Zoe Chace

Zoe Chace explains the mysteries of the global economy for NPR's Planet Money. As a reporter for the team, Chace knows how to find compelling stories in unlikely places, including a lollipop factory in Ohio struggling to stay open, a pasta plant in Italy where everyone calls in sick, and a recording studio in New York mixing Rihanna's next hit.

In 2008, Chace came to NPR to work as an intern on Weekend Edition Saturday. As a production assistant on NPR's Arts Desk, she developed a beat covering popular music and co-created Pop Off, a regular feature about hit songs for Morning Edition. Chace shocked the music industry when she convinced the famously reclusive Lauryn Hill to sit down for an interview.

Chace got her economic training on the job. She reported for NPR's Business Desk, then began to contribute to Planet Money in 2011. Since then Chace has also pitched in to cover breaking news for the network. She reported live from New York during Hurricane Sandy and from Colorado during the 2012 Presidential election.

There is much speculation on the Internet about where Chace picked up her particular accent. She explains that it's a proprietary blend: a New England family, a Manhattan childhood, college at Oberlin in Ohio, and a first job as a teacher in a Philadelphia high school.

The radio training comes from the Salt Institute for Documentary Studies, and collaboration with NPR's best editors, producers and reporters.

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Planet Money
2:57 pm
Mon December 2, 2013

Nixon And Kimchi: How The Garment Industry Came To Bangladesh

There are more than 4,000 garment factories in Bangladesh. One way or another, most of them trace their lineage to Abdul Majid Chowdhury, Noorul Quader and the 128 Bangladeshis who traveled to Korea 30 years ago.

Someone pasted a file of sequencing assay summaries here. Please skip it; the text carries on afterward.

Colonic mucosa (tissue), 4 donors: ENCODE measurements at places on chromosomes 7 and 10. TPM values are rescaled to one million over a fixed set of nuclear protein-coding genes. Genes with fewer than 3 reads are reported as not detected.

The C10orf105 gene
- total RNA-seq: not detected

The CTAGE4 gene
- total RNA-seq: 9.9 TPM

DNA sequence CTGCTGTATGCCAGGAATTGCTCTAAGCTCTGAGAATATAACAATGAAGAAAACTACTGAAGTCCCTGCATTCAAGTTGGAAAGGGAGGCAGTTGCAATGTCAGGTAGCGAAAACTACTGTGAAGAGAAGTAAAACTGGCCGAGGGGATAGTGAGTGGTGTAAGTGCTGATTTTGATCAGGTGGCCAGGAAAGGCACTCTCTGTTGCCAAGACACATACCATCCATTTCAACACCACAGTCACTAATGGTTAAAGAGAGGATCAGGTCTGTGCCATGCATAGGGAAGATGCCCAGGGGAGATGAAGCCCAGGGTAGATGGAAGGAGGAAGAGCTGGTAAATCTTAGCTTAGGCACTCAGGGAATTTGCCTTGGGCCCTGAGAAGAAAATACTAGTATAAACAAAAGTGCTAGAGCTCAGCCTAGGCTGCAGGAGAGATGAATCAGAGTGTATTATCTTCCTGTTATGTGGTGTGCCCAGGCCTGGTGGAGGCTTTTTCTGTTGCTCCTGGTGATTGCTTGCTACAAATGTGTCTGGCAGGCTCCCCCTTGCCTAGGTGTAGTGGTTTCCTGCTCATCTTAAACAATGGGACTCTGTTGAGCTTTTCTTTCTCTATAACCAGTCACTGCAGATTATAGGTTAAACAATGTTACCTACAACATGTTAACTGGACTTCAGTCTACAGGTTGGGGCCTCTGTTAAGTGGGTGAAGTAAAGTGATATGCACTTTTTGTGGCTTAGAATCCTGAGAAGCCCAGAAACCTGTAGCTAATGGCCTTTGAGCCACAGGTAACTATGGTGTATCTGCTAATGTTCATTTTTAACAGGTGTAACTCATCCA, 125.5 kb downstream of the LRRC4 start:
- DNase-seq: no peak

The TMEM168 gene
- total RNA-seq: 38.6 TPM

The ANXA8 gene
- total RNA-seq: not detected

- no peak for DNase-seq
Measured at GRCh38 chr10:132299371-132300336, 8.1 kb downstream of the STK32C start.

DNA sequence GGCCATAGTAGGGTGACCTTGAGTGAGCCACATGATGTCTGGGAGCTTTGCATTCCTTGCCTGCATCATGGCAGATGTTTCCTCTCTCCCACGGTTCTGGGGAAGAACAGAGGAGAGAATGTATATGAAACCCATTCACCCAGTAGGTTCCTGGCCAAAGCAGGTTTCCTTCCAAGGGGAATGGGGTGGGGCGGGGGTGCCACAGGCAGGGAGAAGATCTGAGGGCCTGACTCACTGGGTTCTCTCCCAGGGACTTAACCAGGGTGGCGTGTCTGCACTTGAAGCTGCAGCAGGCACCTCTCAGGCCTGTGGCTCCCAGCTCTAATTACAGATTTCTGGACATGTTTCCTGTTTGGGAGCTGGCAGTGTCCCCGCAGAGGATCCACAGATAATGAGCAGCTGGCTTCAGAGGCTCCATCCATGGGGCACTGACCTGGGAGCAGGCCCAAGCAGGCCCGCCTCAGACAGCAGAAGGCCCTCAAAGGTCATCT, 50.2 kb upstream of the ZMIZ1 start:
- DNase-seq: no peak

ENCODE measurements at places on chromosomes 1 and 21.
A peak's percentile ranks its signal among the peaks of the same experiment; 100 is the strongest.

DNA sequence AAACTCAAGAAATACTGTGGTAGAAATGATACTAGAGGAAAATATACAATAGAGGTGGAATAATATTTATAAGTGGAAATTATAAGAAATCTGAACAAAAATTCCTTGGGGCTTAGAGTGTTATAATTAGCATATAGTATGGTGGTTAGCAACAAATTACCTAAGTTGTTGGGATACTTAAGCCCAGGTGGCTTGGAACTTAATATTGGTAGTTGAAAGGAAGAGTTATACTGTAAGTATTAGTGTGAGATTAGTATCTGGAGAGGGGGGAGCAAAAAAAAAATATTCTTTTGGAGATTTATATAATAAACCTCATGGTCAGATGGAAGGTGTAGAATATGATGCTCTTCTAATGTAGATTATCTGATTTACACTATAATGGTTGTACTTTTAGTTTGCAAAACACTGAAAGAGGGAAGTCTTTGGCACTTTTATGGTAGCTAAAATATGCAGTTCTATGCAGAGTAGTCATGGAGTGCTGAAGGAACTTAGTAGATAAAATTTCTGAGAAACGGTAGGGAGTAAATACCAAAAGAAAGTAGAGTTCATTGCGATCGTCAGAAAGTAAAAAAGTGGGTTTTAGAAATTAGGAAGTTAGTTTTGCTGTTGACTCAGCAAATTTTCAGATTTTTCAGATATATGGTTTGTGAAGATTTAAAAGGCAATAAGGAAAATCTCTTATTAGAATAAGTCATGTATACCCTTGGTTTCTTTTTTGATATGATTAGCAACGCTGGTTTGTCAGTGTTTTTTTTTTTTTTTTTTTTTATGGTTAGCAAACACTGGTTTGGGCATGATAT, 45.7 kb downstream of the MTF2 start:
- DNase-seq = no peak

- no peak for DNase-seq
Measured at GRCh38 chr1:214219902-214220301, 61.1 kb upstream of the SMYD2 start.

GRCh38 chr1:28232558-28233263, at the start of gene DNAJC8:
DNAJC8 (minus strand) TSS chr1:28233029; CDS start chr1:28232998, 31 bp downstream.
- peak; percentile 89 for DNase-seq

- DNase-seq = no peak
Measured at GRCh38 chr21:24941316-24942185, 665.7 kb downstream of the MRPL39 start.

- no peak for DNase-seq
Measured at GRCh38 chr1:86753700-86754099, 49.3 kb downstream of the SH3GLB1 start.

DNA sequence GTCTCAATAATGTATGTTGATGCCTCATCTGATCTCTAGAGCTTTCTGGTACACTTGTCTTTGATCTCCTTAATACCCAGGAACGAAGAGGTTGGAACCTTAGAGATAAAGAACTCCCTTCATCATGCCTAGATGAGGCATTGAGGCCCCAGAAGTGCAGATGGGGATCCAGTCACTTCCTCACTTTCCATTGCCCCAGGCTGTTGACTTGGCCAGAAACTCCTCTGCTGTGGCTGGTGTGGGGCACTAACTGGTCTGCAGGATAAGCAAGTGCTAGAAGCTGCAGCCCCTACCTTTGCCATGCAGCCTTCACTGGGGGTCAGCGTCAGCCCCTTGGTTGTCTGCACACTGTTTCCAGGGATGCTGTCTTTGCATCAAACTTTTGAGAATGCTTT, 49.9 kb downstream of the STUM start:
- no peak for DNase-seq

Kainaz Amaria NPR

Originally published on Fri December 27, 2013 9:35 am

More details were added to this post after it was published. The new information was courtesy of Vidiya Khan, director of the Desh Group, and daughter of Noorul Quader.

Bangladesh was created out of chaos in the early 1970s, at a moment when millions in the country were dying from a combination of war and famine. The future looked exceedingly bleak.

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Planet Money
12:31 pm
Mon August 19, 2013

Robin Thicke's Song Sounds Like Marvin Gaye. So He's Suing Gaye's Family.

This is Robin Thicke.
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Originally published on Tue March 18, 2014 2:59 pm

"Blurred Lines," this year's song of the summer*, sounds a lot like Marvin Gaye's "Got to Give It Up," one of the songs of the summer of 1977.

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Business
4:21 am
Wed August 14, 2013

Heard It Through The Grapevine: Raisin Grower Goes Rogue

Originally published on Fri August 16, 2013 5:26 am

Copyright 2014 NPR. To see more, visit http://www.npr.org/.

Transcript

DAVID GREENE, HOST:

Now, the story of a man many call an outlaw. His crime: growing raisins and then deciding to sell them all. His case made it all the way to the Supreme Court.

Planet Money's Zoe Chace has the story.

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Planet Money
1:42 pm
Fri August 9, 2013

The Raisin Outlaw Of Kerman, Calif.

Raisin farmer Marvin Horne stands in a field of grapevines planted next to his home.
Gary Kazanjian AP

Originally published on Fri August 9, 2013 8:39 pm

Meet Marvin Horne, raisin farmer. Horne has been farming raisins on a vineyard in Kerman, Calif., for decades. But a couple of years ago, he did something that made a lot of the other raisin farmers out here in California really angry. So angry that they hired a private investigator to spy on Horne and his wife, Laura. Agents from a detective agency spent hours sitting outside the Hornes' farm recording video of trucks entering and leaving the property.

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Planet Money
11:49 am
Fri July 26, 2013

Stamps, Jeans, Beer: What Americans Want From North Korea

Can I buy a pair of jeans made in North Korea?
Office of Foreign Assets Control

Originally published on Mon July 29, 2013 11:01 am

U.S. sanctions mean that any citizen or business wanting to buy stuff from North Korea has to send a letter to the U.S. government asking for special permission. A few months back, we submitted a Freedom of Information Act request, asking for those letters.

Our request was granted: We recently received a packet of 18 letters from Americans who wanted to do business with the most isolated nation on the planet. We've posted all of the letters online.

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